Knowing exactly where a product is located through the manufacturing process and which suppliers/ partners are involved at any given time is useful information not only for optimising the supply chain, but also in helping to comply with increasing food safety regulations.

Unstructured data, such as that in emails, documents, PDFs and the like, forms a huge part of an organisation’s ‘corporate memory.”

Corporate memory

Whilst many organisations are not able to put an actual value on big data, having no understanding of, or access to, its own data can be life threatening to a business. Being able to quickly account for every document, communication and interaction can give a business the ability to make better decisions faster.

The ‘corporate memory’ is a phrase that is commonly used to describe an organisation’s historical information. It is usually a collection of documents, communications and decisions that are spread throughout the ICT landscape, from email archives, CRM solutions to files servers and content management solutions. As staffing levels change, personnel move on and the ICT landscape evolves; knowing where the information is stored is vital to making the correct decisions.

User needs

Users will generally have a set of expectations that are driven by the technology around them, from looking up contacts on a phone to searching the internet for a restaurant. Personal searching, research and analysis is not very different to data analysis in the workplace. The key difference is the data, not the way of working and how intuitive the technology is.

As a user of a big data solution, there should be a default expectation that the solution is there to make the job easier. Usually, an assessment of the needs of the business is carried out before a decision is taken to implement an appropriate technology solution.

Unstructured data, such as that in emails, documents, PDFs and the like, forms a huge part of an organisation’s ‘corporate memory’. Often one of the greatest challenges with unstructured data is the quality. Without a consistent data standard, (easy to enforce in a structured solution where rules can reject invalid data elements), the ability to discover and analyse is challenged. The challenge cannot be overcome with the same techniques that are employed with structured data solutions at both a technical and commercial level. The number of variables and use cases limits users’ ability to deliver comprehensive answers using the same methods.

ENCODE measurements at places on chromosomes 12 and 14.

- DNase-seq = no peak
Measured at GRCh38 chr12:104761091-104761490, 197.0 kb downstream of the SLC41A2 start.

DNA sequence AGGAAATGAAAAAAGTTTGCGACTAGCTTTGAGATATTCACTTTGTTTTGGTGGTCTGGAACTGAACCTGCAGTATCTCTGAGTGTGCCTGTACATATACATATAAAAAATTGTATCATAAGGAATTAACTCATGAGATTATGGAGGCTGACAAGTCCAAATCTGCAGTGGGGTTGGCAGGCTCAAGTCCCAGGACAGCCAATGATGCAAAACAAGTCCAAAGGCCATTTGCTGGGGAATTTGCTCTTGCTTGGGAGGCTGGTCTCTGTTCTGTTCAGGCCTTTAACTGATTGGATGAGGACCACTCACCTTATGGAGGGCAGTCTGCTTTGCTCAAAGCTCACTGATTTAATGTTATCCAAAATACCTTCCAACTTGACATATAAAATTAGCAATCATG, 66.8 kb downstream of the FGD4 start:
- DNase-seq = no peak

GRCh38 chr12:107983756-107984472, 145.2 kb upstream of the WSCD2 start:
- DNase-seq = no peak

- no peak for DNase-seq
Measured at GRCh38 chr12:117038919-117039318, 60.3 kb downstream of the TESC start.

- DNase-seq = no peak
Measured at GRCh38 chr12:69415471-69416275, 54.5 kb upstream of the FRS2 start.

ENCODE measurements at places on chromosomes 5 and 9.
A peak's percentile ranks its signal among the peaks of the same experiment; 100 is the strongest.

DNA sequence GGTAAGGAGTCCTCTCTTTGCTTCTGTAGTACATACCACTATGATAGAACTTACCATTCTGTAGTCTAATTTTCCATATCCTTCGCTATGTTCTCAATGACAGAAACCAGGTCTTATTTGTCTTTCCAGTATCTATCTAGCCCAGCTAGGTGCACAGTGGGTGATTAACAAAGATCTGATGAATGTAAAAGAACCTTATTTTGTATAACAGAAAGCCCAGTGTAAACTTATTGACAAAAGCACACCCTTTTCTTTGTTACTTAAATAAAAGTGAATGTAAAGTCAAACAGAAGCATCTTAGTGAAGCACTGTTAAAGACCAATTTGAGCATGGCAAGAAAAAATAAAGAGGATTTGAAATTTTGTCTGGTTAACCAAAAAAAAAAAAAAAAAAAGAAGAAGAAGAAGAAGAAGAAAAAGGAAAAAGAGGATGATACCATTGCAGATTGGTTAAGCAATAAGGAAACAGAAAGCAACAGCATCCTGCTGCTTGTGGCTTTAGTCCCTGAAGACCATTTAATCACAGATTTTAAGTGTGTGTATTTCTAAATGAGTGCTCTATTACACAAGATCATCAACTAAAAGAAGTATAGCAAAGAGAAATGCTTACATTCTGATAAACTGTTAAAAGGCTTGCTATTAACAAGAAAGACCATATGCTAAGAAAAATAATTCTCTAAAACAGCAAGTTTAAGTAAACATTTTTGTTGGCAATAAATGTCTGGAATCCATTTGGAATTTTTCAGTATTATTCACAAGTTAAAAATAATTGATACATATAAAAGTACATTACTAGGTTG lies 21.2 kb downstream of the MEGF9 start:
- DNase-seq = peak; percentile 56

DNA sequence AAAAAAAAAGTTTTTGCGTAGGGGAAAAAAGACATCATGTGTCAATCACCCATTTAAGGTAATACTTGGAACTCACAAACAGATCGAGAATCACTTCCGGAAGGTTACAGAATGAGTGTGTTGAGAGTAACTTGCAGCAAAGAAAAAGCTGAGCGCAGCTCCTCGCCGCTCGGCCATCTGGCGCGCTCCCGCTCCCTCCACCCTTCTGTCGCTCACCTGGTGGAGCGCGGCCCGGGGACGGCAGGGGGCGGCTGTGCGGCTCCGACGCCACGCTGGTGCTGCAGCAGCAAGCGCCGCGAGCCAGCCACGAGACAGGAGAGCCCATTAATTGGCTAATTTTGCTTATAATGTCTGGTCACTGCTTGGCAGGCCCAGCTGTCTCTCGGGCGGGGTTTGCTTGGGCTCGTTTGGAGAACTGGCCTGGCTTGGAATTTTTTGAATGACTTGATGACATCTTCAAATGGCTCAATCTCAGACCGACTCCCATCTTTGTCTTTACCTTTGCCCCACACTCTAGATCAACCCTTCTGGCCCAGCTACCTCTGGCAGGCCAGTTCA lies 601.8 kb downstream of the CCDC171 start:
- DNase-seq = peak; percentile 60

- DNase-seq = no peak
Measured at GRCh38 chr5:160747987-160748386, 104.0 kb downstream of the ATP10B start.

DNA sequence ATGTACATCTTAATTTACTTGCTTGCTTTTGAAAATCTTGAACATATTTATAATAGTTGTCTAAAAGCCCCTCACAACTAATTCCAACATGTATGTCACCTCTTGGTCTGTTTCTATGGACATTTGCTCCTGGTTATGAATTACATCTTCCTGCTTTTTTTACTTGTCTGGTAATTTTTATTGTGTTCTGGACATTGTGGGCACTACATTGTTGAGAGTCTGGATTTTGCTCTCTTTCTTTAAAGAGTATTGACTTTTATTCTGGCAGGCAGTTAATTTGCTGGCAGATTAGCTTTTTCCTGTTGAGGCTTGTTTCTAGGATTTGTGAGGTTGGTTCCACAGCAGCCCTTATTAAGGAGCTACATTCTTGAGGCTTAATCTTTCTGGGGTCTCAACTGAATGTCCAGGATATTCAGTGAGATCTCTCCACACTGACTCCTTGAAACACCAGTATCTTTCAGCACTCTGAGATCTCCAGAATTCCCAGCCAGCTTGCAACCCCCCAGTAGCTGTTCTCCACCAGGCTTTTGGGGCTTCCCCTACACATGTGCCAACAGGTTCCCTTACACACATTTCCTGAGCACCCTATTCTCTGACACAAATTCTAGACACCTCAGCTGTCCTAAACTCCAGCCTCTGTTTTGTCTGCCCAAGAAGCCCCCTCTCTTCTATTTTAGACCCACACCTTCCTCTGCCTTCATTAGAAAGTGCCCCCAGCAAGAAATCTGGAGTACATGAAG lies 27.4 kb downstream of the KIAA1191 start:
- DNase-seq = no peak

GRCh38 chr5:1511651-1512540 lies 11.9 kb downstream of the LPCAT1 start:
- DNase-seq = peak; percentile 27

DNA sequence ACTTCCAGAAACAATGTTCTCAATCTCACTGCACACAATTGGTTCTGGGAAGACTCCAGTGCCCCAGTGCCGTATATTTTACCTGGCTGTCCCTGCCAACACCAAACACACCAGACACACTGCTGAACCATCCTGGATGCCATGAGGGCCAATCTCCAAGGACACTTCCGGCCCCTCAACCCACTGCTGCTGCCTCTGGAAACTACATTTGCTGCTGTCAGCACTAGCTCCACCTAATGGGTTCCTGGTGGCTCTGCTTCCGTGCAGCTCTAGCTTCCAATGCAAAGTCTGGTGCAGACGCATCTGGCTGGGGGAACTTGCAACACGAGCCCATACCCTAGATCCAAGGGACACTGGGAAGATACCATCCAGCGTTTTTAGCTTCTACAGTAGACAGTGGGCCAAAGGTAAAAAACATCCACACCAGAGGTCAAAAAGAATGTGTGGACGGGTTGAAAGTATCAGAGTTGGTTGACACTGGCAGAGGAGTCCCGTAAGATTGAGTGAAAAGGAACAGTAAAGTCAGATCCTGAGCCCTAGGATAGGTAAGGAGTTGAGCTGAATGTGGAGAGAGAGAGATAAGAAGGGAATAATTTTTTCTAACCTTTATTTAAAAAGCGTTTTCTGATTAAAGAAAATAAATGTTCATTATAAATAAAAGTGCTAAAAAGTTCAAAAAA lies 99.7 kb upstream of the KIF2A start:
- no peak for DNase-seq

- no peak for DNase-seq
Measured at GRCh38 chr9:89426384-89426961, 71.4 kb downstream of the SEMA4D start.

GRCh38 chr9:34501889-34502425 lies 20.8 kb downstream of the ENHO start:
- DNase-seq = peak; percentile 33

Software solutions

A Software as a Service (SaaS) high precision search, discovery and analysis platform can help to process existing unstructured data from a wide range of sources to deliver meaningful information to corporate managers. For example, Nalytics from Nalanda Technology is a cloud solution for extracting knowledge from unstructured data from any device. It helps individuals, teams and organisations access and analyse their data to enhance insight, drive innovation and deliver improvements. This is cutting edge technology which can deliver powerful search, analytical and explorative capabilities.

AVEBE, an international Dutch potato starch manufacturer, recognised the value in its own data and deployed the Nalytics Solution to help it make better use of historical data – quickly accounting for every document, communication and interaction. Nalytics enables the business to make better decisions and make those decisions faster. The company produces and innovates solutions based on potato starch and protein for the food, paper, building, textiles, adhesives and feed industries. An initial assessment highlighted a need to make the company’s corporate memory more accessible to more people in a fast and efficient manner.